Carin Wilson is a studio furnituremaker, sculptor and design educator. He was a leader in the country’s craft movement in the 1970s, 80s and 90s and was one of the inaugurators of the design showcase Artiture in 1987. Other notable moments include solo exhibitions and origination and development of public and private projects with a cultural focus.
At the heart of his work is an exploration of new creative processes to evoke the makers understanding of their role in human progress.
2014 is a milestone moment celebrating 40 years of Carins practice as a craftsman - artist - designer in a distinguished catalogue of successful projects and collaborations.
Carin Wilson (b. 02 March 1945) is a studio, furniture maker, sculptor and design educator. He was a leader in the country’s craft movement in the 1970s, 80s and 90s and was one of the inaugurators of the design showcase Artiture in 1987.
The Whitecliffe College of Arts and Design conferred Wilson with an Honorary Diploma in Art and Design; in 2002 he received an inaugural Toi Iho mark, a registered Māori trademark of authenticity. His germane design practice, Studio Pasifika, has been in operation since 1993. Carin is represented by Artis Gallery in Auckland and Kura in Wellington.
Wilson’s ancestry embraces both of New Zealand’s founding cultures. His maternal grandparents Nino and Bruna Di Somma were an Italian watchmaker and jeweller and an Opera performer. His paternal grandfather, a Scot named Andrew Wilson, married Anahera Kingi.
Raised in Christchurch and Fiji, in 1982 Wilson moved - with his wife Jenney and young children Tulia and Seth - to Auckland after successfully applying to the Arts Council of New Zealand for a travel grant to visit art schools in the United States and Europe.
Here, he concentrated on involvement in projects that tapped into his Maori heritage and to be closer to his Maori roots in Whakatane.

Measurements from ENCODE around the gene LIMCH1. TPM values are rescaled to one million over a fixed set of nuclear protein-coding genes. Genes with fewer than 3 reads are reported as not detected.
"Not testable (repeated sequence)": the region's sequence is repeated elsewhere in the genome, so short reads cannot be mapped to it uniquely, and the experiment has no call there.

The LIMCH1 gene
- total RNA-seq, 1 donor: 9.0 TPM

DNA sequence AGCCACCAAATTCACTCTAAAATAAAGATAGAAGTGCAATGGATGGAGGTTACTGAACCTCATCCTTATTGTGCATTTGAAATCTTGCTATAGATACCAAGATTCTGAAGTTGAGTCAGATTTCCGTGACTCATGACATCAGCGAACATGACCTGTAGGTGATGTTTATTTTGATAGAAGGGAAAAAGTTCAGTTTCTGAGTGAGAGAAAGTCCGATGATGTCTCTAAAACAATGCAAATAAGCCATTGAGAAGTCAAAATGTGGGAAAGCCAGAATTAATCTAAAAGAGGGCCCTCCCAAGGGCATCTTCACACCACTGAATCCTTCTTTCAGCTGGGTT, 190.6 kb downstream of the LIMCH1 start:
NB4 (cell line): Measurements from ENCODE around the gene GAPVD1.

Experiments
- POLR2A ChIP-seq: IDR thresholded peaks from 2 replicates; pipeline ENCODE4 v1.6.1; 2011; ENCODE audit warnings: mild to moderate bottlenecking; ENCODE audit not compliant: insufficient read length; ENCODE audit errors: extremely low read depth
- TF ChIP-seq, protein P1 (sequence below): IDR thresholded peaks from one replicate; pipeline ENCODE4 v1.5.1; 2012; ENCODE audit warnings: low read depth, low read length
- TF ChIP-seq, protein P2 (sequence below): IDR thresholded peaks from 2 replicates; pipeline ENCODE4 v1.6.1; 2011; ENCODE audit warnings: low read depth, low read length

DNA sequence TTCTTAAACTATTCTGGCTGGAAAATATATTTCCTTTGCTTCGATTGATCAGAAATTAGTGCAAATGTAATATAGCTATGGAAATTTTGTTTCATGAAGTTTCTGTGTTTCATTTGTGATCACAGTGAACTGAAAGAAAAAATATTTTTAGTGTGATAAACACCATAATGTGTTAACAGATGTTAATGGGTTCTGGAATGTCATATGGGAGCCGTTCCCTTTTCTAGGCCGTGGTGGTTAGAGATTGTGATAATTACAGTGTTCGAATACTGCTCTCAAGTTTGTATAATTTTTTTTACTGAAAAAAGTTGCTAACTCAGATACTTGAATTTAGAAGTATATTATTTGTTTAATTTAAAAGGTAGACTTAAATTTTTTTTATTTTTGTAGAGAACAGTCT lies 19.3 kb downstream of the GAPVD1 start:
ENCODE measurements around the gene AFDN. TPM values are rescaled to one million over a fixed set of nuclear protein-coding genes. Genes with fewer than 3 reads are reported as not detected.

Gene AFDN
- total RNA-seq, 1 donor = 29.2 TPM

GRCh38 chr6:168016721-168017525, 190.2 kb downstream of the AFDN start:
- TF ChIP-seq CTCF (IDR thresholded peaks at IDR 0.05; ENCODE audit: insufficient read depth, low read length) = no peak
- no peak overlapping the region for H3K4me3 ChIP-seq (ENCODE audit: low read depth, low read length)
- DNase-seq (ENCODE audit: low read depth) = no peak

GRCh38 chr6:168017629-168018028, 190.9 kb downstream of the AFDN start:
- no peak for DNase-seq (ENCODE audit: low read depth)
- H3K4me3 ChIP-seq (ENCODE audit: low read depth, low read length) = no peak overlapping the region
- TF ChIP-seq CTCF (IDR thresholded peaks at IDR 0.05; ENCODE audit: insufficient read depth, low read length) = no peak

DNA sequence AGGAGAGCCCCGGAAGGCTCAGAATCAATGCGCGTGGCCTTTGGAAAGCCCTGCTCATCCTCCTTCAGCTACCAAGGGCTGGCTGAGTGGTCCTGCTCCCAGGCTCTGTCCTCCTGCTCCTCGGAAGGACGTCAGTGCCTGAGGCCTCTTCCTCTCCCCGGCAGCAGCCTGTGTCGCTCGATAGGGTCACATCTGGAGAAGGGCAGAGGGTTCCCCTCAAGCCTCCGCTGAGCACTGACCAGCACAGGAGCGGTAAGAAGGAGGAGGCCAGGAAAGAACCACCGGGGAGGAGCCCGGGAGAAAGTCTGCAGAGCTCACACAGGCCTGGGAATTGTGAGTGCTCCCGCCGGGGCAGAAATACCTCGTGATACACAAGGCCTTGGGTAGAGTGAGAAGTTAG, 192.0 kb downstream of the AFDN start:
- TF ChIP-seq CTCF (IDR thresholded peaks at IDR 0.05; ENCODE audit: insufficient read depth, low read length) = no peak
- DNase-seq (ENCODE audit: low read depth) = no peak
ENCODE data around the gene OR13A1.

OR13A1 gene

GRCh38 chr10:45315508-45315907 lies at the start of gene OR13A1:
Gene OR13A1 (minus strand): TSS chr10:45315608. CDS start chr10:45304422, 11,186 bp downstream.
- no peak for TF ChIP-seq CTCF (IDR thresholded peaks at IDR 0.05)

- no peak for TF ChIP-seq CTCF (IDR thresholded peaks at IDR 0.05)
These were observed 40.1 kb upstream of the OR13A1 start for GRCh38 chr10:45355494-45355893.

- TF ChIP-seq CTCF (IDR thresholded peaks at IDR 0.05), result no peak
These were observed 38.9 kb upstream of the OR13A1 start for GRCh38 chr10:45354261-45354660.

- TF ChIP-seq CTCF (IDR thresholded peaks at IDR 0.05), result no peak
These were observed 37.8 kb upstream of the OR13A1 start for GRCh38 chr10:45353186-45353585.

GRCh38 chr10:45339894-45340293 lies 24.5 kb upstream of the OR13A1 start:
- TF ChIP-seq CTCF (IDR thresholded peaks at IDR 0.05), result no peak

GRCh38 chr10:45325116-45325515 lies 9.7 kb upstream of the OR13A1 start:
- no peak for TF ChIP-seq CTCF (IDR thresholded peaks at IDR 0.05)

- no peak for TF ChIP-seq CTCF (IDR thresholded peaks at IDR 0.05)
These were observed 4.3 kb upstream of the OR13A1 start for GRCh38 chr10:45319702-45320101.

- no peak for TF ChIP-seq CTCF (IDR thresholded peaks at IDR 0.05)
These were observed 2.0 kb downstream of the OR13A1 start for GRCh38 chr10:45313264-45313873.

The relocation brought him closer association with Auckland's design and art community, with segues to exhibition opportunities. Once his studio was established in Mount Eden, he continued to be a prolific and accomplished furniture maker.
A major commission was for the Queen Elizabeth II Arts Council headquaters. Wilson was awarded the boardroom project. The brief for the table stated that it must be multi-purpose, accommodating both small and large meetings.
In addition to these precisely-crafted functional pieces, Wilson created alternative forms of furniture that explored narrative. The primary example in Wilson's Artiture oeuvre was Royal Pain in the Arse, a chair whose literal pointed humour made reference to the Crown.
In a response to the inventiveness of the Artiture events, the works of a number of the exhibitors in the 1992 exhibition were purchased and selected to tour through five cities in Japan.
From a primary affection for New Zealand native timbers and concern for their inappropriate commercial exploitation, he began exploring the approach to the use of traditional and contemporary materials in art school residencies.
Fruitful collaborations have followed and include the interiors for the Maori Television Service's studios in Newmarket Auckland, Te Puia in Rotorua, & Te Whare Wananga o Awanuiarangi in Whakatane.
Wilson began work on his first solo exhibition of sculpture, He Rahi to Whakamau kotahi i te Pirita, in 1995. Solo exhibitions in 2003, 2005, and 2011 have continued to be inspired by his Maori heritage and personal philosophical and political views. His table of Puriri and cast Alubronze, Nga Taonga o Tanemahuta in "The Fourth Perspective" in 2001 retained the tunnels eaten by Puriri moths as symbolic of the beauty yet reality of nature. "I O E A U" at Artis Gallery in Auckland in 2003 reconfigured the marks of Maori signatories to the Treaty of Waitangi into three-dimensional forms in steel, wood, glass and stone. "Re-patterning" (2011) explored the relationships between the universe and the detrimental changes wrought by landscape, environment and culture.
Wilson's Pukeruru studio continues to pursue the principle of learning through creative exploration, offering short-term residencies and internships while encouraging a pragmatic approach to creative business practice.
Carin Wilson is represented by Artis Gallery.
References: The contents of this article are adapted from D Wood. "Futuring Craft: Studio Furniture in New Zealand 1979-2008."